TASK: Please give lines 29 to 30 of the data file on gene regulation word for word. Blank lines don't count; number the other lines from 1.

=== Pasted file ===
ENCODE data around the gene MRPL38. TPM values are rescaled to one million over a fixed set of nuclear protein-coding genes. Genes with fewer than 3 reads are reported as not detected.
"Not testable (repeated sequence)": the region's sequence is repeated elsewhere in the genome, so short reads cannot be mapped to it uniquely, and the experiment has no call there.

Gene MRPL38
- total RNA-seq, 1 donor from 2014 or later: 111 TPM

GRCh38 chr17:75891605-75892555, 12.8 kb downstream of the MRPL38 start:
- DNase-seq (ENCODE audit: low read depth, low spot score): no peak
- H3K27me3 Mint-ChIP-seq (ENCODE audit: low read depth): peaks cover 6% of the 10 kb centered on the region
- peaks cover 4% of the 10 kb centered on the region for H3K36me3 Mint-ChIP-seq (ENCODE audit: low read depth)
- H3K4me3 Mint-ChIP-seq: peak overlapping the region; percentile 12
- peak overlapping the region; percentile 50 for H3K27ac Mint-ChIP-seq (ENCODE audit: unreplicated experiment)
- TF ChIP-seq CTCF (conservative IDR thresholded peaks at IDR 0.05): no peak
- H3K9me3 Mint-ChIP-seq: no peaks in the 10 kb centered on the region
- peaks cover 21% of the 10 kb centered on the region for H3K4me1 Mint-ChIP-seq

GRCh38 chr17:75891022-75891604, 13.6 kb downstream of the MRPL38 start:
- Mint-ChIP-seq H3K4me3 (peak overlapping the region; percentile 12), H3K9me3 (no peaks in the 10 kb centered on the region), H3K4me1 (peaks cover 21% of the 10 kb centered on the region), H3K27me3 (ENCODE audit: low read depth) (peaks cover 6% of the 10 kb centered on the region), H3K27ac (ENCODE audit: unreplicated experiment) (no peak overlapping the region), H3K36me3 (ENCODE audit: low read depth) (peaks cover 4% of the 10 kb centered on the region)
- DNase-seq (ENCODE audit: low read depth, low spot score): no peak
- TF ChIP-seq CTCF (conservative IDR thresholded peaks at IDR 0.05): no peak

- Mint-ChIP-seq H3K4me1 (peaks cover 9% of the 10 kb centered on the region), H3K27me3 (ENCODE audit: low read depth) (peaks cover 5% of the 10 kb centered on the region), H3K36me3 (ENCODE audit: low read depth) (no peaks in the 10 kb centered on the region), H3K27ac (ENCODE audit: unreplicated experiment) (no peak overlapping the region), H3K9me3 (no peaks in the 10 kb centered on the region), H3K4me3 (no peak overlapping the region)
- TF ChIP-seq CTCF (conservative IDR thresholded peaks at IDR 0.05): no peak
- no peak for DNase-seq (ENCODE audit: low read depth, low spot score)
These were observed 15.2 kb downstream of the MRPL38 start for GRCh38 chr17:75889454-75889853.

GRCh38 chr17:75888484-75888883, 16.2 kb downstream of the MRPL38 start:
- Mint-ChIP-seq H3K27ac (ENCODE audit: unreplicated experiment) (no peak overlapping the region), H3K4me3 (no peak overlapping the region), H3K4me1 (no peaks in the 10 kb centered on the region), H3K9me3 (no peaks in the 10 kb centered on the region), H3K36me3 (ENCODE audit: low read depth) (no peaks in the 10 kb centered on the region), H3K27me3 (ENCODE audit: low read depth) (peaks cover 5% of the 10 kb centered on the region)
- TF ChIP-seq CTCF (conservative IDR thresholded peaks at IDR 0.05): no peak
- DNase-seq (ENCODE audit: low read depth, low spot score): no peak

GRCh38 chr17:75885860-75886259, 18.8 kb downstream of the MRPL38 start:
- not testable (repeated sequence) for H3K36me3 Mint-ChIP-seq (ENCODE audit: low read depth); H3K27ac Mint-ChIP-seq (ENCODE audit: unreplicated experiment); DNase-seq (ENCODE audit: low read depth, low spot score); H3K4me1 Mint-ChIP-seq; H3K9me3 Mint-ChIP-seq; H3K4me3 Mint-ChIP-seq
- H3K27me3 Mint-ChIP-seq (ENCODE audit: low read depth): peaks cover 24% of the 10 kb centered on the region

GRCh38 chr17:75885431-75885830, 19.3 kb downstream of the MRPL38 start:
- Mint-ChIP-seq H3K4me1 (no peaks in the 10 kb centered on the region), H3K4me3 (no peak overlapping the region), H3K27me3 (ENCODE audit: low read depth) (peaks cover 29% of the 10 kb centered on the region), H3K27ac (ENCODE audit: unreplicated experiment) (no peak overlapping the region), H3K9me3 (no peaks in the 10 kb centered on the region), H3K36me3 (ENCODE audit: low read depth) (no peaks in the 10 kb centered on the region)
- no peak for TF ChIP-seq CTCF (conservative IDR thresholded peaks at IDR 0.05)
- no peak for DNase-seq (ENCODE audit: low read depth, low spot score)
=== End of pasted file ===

GRCh38 chr17:75885431-75885830, 19.3 kb downstream of the MRPL38 start:
- Mint-ChIP-seq H3K4me1 (no peaks in the 10 kb centered on the region), H3K4me3 (no peak overlapping the region), H3K27me3 (ENCODE audit: low read depth) (peaks cover 29% of the 10 kb centered on the region), H3K27ac (ENCODE audit: unreplicated experiment) (no peak overlapping the region), H3K9me3 (no peaks in the 10 kb centered on the region), H3K36me3 (ENCODE audit: low read depth) (no peaks in the 10 kb centered on the region)